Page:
#5 Snakes like play time, too. Always up for a game of hide-and-seek (although much better at the hiding part), snakes enjoy burrowing under a box. A log or a branch to explore and curl around is another great addition for the snake's terrarium. Experiment with different objects to discover what your snake likes and add it to the habitat. Remember, fake is sometimes better than real, as fake is less likely to mold or carry spores.
#6 Dinnertime. Be prepared. Snakes like to eat real meat. It does not need to be fancy, like a filet mignon, but it should be raw. Mice are the best for this, and they are easy to acquire at your local pet shop. In fact, some mice are bred especially for this purpose. Most snakes will eat frozen mice (that you’ve very nicely allowed to warm to room temperature), but be aware that some will only chow down on the living variety. If you have to feed your snake a live rodent, make sure your snake is hungry, and stay vigilant because you may quickly become the prey if you are not careful.
#7 Cleaning. Snakes are pretty easy to clean up after. Because their diet consists of meat, they do have fecal droppings, but lining the tank with newspaper will help keep the terrarium tidy. Keep a bowl of clean fresh water at all times, so your snake can have a drink and a bath whenever it wishes.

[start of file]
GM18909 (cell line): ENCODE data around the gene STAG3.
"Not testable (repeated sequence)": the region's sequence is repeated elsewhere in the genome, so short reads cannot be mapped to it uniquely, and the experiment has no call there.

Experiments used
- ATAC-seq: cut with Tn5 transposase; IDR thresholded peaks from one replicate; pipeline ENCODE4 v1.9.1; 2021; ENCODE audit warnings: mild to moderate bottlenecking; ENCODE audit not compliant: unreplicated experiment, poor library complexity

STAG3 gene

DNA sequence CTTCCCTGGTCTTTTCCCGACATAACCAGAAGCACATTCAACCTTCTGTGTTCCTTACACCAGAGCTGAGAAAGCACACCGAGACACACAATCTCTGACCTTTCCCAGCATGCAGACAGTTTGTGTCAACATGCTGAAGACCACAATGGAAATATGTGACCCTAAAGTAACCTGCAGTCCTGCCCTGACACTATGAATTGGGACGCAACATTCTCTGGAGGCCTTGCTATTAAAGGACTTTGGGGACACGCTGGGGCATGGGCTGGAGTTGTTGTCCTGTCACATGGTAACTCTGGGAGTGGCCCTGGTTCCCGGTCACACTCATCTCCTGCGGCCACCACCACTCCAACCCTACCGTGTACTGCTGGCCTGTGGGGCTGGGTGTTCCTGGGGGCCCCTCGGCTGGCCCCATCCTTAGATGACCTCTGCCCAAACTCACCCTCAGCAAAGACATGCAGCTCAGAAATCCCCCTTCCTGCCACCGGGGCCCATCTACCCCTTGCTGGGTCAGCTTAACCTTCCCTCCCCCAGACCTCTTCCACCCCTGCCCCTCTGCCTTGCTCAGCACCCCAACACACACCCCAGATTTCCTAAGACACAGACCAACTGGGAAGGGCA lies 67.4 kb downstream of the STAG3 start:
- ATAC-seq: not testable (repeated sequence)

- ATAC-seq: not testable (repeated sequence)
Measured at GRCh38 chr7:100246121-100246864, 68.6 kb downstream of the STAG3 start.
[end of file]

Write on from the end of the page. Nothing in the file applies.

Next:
#8 To hibernate or not to hibernate. It is natural for snakes to hibernate during the winter, and this is essential if you’re breeding them. If you do decide to let your snake hibernate, you’ll need to keep it in a cool, dark room. Just please don’t pop your snake away and forget about it. You’ll need to do daily rounds, checking the temperature and the humidity of the enclosure, and keeping the water fresh and clean on a daily basis.
Now that you have some information, you are on your way to having your first pet snake.
A state in which an animal becomes dormant, lowering its breathing rate, heart rate, and body temperature during winter
The feces of an animal
A stem that comes out from a larger stem.